The Waeve is a record brimming with contrasts. The latter tracks ‘Alone and Free’ and ‘You’re All I Want to Know’ are light and romantic, embellished with sweeping strings that make for a real cinematic finish. And yet in other moments, the music is dark and unsettling – an emotional roller coaster of sorts. This, Rose confirms, was intentional. “The music I’m interested in making is emotionally available and human. Inevitably, you need to have multi-faceted music”.

These cinematic moments prompt me to wonder whether Dougall will, like Coxon, venture into the realm of film and television scoring. Coxon’s recent work on the soundtrack for Channel 4 and Netflix’s The End of the F***ing World has been some of his most interesting and commercially successful solo work to date.

She describes the end of ‘All I Want to Know’ as feeling “like a French film, as if everyone would be walking off into the distance. It’s got a nice hopeful yet melancholy feeling. It was a really brilliant thing for me to be able to arrange the strings on this record – I had free reign. This was one of the things I loved the most about making the record, and then getting to see it performed by some brilliant players – the Elysian Quartet came and played for us. There is a filmic quality. I think it’d be a really great soundtrack. I’d love to make a film to go with it. And to answer your earlier question, yes, I’d love to write music for film and TV”.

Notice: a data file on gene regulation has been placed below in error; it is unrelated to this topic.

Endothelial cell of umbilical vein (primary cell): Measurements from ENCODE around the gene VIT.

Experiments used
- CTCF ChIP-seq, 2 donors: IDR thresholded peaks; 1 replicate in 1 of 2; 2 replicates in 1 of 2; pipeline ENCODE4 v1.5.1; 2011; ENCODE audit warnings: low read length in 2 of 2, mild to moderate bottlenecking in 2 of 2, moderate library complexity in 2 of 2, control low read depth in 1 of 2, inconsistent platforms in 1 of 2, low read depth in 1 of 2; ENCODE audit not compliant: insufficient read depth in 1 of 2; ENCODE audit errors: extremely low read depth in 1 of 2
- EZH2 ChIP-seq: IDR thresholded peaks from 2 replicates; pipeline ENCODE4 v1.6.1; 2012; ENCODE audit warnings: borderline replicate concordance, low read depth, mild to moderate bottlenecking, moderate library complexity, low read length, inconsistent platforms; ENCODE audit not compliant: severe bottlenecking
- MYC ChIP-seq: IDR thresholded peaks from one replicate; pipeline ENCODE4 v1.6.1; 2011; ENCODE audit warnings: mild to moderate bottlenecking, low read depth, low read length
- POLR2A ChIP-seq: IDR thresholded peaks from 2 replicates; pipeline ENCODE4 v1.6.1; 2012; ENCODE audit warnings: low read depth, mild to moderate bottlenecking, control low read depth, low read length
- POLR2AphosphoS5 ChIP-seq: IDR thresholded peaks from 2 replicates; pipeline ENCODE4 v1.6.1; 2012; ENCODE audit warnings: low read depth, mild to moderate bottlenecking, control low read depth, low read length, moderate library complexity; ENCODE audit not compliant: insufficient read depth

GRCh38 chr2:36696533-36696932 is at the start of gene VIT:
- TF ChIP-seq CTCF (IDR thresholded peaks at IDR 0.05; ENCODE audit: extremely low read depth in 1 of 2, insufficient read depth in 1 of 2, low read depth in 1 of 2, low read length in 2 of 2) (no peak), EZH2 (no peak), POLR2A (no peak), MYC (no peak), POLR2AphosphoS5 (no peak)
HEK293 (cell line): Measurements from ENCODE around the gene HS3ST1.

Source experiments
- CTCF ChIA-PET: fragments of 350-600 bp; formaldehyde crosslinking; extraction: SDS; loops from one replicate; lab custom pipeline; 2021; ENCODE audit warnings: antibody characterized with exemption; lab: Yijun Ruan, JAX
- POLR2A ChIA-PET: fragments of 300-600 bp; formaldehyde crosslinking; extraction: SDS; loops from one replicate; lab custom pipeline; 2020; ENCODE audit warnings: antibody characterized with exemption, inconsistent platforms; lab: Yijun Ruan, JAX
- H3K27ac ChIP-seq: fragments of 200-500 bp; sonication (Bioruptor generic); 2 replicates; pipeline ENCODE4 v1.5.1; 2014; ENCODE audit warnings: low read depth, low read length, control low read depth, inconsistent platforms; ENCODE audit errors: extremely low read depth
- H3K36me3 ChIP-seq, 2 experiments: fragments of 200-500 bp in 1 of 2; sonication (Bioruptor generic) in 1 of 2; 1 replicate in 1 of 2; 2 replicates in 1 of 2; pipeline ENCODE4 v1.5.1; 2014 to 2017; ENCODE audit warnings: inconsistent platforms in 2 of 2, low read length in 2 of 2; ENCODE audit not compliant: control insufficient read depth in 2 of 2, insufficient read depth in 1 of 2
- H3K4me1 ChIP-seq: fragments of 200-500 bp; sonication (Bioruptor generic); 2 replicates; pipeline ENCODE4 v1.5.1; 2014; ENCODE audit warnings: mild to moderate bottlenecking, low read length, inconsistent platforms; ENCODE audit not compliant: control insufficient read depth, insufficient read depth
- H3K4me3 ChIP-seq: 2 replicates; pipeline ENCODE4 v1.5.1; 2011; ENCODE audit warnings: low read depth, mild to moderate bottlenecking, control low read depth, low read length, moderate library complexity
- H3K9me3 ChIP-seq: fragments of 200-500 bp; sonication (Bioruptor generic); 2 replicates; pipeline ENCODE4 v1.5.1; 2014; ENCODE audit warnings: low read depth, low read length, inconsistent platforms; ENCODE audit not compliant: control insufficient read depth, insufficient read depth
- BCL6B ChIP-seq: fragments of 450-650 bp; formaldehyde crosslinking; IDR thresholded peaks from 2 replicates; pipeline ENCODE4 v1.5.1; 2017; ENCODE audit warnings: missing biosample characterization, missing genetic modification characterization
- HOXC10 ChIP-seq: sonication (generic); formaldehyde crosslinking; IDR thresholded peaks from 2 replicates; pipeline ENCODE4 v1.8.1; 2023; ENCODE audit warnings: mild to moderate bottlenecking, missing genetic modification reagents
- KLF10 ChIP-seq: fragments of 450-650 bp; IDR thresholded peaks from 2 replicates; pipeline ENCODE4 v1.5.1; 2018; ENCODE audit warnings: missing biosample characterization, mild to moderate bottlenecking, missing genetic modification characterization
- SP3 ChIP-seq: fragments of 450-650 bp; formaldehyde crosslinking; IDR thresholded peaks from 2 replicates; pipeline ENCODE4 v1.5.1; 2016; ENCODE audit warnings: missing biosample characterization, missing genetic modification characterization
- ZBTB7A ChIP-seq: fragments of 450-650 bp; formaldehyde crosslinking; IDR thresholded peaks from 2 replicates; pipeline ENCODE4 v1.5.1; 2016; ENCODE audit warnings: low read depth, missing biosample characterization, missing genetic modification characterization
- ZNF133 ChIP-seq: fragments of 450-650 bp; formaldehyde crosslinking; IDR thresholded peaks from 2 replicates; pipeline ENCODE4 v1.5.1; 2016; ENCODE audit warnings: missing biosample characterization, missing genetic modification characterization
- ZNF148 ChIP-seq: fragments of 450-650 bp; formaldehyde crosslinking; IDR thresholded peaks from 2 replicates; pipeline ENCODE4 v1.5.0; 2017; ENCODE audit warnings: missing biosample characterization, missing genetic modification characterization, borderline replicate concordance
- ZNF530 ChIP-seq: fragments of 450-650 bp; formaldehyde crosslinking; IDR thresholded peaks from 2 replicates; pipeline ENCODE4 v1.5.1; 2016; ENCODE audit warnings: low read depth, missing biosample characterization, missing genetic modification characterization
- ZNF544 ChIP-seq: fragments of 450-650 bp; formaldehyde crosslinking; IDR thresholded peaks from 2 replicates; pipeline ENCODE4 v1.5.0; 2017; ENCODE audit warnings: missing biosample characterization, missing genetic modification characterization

Graham adds: “It was such fun to make. There’s a lot of romantic feeling in it. At times we relied on folkloric-type taletelling as vehicles for some of the heavy feelings and put them in a more supernatural space like with ‘Undine’. It was quite overwhelming at times emotionally. It could be exhausting work if we’re getting real! [he laughs] But it was also excellent fun! It’s got everything in it, crystallized, as it happened”.

In the midst of the intense recording process Rose jokes that the pair would unwind with a “bag and a cup of tea or wander out amongst the post-apocalyptic landscape of north London.” “I was listening to a lot of Talk Talk”, Graham chips in.

It wasn’t all doom and gloom though – “Graham’s really funny and I think I’m quite funny too”, Rose smiles. “You are”, Graham adds. “So, we did have a laugh as well. I hope there’s a bit of fun in the record and it’s not entirely heavy”.

Graham: “It’s definitely fun – even the heavy stuff. We’re having fun with sound, there’s a sort of mischief about it and I hope that shows!”.

 

The Waeve is available to buy and stream from February 3. The Waeve will perform at Manchester’s Band on the Wall on March 20. Remaining tickets are available here.

Sarah Taylor

Sarah Taylor

Head Music Editor @ The Mancunion. Freelance Music and Culture Writer @ DIY, The Line of Best Fit, Gigwise, etc. Alt-rock connoisseur and Britpop aficionado. Twitter: @tayl0rsarah LinkedIn: https://www.linkedin.com/in/sarah-taylor-48a562211/